Interaktion och kunskapsutveckling : en studie av frivillig musikundervisning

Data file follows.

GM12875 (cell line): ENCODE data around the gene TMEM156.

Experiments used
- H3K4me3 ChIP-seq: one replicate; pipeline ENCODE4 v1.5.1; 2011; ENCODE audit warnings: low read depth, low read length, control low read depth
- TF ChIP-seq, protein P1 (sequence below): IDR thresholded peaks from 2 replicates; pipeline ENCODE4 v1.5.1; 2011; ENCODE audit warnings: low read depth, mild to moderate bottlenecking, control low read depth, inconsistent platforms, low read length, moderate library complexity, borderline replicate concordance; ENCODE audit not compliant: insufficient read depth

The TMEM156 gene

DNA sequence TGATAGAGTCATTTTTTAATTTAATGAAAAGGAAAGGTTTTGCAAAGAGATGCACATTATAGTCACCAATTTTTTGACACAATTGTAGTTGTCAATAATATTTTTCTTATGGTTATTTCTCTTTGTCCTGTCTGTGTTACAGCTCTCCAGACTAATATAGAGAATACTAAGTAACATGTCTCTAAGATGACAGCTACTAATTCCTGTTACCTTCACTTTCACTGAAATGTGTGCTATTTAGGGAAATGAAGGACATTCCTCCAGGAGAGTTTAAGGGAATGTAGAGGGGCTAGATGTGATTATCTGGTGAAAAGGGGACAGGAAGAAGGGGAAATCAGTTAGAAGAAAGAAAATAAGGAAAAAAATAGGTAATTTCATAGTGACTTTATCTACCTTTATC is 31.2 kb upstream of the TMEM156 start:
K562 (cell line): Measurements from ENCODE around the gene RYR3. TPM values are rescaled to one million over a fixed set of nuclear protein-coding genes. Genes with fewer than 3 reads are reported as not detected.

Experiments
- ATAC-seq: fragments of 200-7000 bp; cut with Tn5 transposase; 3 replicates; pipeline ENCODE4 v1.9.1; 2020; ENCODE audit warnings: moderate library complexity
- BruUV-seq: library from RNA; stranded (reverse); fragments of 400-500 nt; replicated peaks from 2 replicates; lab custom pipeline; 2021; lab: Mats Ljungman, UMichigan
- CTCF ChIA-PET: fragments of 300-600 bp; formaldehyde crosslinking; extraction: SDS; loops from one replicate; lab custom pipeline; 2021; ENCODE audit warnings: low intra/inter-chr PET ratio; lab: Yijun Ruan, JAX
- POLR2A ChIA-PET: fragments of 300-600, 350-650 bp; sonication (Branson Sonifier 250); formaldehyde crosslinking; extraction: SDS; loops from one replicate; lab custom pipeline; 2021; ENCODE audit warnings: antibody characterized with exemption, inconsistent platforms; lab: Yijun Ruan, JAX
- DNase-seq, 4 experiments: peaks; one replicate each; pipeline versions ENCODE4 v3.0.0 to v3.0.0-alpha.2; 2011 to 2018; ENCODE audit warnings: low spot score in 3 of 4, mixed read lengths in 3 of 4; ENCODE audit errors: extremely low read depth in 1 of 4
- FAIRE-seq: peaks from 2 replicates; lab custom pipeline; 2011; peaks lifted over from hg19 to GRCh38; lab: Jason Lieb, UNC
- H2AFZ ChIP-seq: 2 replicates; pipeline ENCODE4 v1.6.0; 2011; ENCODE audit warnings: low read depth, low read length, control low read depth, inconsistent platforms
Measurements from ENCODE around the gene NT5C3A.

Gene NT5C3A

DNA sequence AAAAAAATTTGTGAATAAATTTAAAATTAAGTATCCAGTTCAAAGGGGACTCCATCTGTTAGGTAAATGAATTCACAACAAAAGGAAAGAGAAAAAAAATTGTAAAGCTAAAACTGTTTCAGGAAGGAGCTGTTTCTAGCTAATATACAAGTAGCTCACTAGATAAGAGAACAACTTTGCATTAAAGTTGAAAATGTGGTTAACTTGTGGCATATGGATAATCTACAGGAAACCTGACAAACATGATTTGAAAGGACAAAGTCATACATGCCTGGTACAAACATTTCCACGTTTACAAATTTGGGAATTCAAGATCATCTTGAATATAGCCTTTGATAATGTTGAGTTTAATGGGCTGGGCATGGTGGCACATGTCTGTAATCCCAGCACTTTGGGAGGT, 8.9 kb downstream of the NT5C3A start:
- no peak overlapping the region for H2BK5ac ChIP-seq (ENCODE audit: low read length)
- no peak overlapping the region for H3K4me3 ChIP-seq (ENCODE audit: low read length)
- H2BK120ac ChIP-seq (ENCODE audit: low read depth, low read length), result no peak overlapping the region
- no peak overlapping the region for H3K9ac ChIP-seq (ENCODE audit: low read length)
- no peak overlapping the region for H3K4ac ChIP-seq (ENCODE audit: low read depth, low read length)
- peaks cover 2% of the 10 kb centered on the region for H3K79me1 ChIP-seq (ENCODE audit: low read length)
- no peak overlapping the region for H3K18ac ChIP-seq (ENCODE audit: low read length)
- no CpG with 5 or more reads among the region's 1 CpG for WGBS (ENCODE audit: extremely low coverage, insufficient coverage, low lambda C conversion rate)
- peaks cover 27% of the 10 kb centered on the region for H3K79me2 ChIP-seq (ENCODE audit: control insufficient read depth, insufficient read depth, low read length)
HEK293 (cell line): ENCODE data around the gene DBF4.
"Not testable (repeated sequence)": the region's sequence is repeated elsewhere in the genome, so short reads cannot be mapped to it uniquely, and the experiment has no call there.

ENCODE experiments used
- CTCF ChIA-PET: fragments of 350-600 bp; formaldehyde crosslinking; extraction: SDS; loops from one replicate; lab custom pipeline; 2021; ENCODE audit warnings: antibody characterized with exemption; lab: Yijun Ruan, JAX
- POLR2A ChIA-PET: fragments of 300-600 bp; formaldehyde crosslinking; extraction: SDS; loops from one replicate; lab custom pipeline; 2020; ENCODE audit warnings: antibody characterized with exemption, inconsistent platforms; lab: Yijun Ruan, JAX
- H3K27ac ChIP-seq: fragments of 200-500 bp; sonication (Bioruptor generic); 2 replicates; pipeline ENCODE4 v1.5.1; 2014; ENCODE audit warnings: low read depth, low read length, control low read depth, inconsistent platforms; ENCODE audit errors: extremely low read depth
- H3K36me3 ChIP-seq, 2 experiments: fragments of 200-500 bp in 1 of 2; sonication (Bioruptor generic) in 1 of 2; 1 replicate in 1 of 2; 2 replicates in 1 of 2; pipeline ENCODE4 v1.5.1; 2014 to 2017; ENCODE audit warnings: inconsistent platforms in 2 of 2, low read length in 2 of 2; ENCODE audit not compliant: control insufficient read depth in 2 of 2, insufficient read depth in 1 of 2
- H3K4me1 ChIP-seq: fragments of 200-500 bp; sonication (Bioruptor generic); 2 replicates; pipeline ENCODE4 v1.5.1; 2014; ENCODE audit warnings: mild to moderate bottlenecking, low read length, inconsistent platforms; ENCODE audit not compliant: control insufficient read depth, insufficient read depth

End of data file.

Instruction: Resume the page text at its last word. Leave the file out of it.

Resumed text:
Sammanfattning: In a joint dissertation project, 11 brass instrument and guitar lessons, with 4 teachers and 21 students aged 9-35 years, were videotaped, transcribed and ana­lyzed. Two were group lessons and 9 were private lessons. The object of the pro­ject was to study how music teaching and learning can be under­stood from an institutional perspective by describing, analyzing and in­terpreting musical in­strument lessons. The lessons were viewed as social encounters in which the action of participants creates and re-creates social orders at different institutional levels, by means of communication rou­tines using speech, music and gesture. Data were derived from micro-ethnographic transcriptions of speech, gesture and music of a total of five hours of videotape, supplemented by text analyses of 14 method-books. The transcripts were analyzed as text from the perspective of critical discourse analysis. At the analytical level the study applied the cognitive concepts of experiencing and learning music, as well as those of educational gen­res of speech and music use. The analyzed data were interpreted and discussed from the per­spectives of interaction-theory and institution-theory. The results show how the music during the lessons was broken down into sepa­rate notes, as read from the score. Music was not addressed as phrases, rhythms, or melodies. Expressive qualities of music performance were not ad­dressed. The characteristics of the interaction were found to be asymmetric, with the teacher being the one controlling the definition of the situation. Student at­tempts to take initiative were ignored by teachers. This asymmetric pattern of interaction had negative consequences for students’ as well as teachers’ opportu­nities to learn. The organization of the teaching situation as well as teaching methods is discussed from the perspective of institution-theory. A major conclu­sion is that the way instrument teaching is organized leaves little room for stu­dents and teachers to discuss and reflect on the teaching process.